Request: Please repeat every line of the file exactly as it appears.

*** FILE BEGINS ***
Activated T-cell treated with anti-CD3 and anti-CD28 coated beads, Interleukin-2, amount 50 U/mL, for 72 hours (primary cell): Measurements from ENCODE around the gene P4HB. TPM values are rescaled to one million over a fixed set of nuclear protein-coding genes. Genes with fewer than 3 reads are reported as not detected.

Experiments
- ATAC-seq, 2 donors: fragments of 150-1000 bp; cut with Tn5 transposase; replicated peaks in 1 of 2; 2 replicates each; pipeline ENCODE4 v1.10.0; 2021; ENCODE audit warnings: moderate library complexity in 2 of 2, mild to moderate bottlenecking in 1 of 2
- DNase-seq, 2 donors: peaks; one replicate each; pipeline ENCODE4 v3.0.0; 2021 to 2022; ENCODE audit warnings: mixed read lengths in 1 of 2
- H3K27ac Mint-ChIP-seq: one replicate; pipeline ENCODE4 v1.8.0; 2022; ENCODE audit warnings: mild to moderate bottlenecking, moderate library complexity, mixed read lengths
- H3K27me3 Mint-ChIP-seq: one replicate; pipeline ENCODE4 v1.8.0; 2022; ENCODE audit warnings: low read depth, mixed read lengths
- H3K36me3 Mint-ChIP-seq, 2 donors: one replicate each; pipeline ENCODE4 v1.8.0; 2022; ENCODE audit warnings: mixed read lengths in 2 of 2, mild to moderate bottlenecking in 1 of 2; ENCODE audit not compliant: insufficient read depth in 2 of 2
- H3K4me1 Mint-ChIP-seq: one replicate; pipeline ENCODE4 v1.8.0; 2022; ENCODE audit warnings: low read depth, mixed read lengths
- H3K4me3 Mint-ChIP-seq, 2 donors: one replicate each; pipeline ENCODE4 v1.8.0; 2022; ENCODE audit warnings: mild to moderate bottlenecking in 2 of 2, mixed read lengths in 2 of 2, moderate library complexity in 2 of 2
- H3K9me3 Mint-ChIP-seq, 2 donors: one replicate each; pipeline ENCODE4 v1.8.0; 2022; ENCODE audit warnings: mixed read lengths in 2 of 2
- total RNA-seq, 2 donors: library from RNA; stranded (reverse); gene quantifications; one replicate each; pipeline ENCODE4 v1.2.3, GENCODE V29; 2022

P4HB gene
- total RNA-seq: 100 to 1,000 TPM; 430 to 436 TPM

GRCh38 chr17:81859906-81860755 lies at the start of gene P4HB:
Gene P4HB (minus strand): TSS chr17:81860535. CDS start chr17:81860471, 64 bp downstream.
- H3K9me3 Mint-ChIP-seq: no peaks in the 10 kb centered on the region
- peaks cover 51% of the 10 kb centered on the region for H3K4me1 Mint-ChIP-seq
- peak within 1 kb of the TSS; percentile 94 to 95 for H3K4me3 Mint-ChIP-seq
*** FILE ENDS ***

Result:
Activated T-cell treated with anti-CD3 and anti-CD28 coated beads, Interleukin-2, amount 50 U/mL, for 72 hours (primary cell): Measurements from ENCODE around the gene P4HB. TPM values are rescaled to one million over a fixed set of nuclear protein-coding genes. Genes with fewer than 3 reads are reported as not detected.

Experiments
- ATAC-seq, 2 donors: fragments of 150-1000 bp; cut with Tn5 transposase; replicated peaks in 1 of 2; 2 replicates each; pipeline ENCODE4 v1.10.0; 2021; ENCODE audit warnings: moderate library complexity in 2 of 2, mild to moderate bottlenecking in 1 of 2
- DNase-seq, 2 donors: peaks; one replicate each; pipeline ENCODE4 v3.0.0; 2021 to 2022; ENCODE audit warnings: mixed read lengths in 1 of 2
- H3K27ac Mint-ChIP-seq: one replicate; pipeline ENCODE4 v1.8.0; 2022; ENCODE audit warnings: mild to moderate bottlenecking, moderate library complexity, mixed read lengths
- H3K27me3 Mint-ChIP-seq: one replicate; pipeline ENCODE4 v1.8.0; 2022; ENCODE audit warnings: low read depth, mixed read lengths
- H3K36me3 Mint-ChIP-seq, 2 donors: one replicate each; pipeline ENCODE4 v1.8.0; 2022; ENCODE audit warnings: mixed read lengths in 2 of 2, mild to moderate bottlenecking in 1 of 2; ENCODE audit not compliant: insufficient read depth in 2 of 2
- H3K4me1 Mint-ChIP-seq: one replicate; pipeline ENCODE4 v1.8.0; 2022; ENCODE audit warnings: low read depth, mixed read lengths
- H3K4me3 Mint-ChIP-seq, 2 donors: one replicate each; pipeline ENCODE4 v1.8.0; 2022; ENCODE audit warnings: mild to moderate bottlenecking in 2 of 2, mixed read lengths in 2 of 2, moderate library complexity in 2 of 2
- H3K9me3 Mint-ChIP-seq, 2 donors: one replicate each; pipeline ENCODE4 v1.8.0; 2022; ENCODE audit warnings: mixed read lengths in 2 of 2
- total RNA-seq, 2 donors: library from RNA; stranded (reverse); gene quantifications; one replicate each; pipeline ENCODE4 v1.2.3, GENCODE V29; 2022

P4HB gene
- total RNA-seq: 100 to 1,000 TPM; 430 to 436 TPM

GRCh38 chr17:81859906-81860755 lies at the start of gene P4HB:
Gene P4HB (minus strand): TSS chr17:81860535. CDS start chr17:81860471, 64 bp downstream.
- H3K9me3 Mint-ChIP-seq: no peaks in the 10 kb centered on the region
- peaks cover 51% of the 10 kb centered on the region for H3K4me1 Mint-ChIP-seq
- peak within 1 kb of the TSS; percentile 94 to 95 for H3K4me3 Mint-ChIP-seq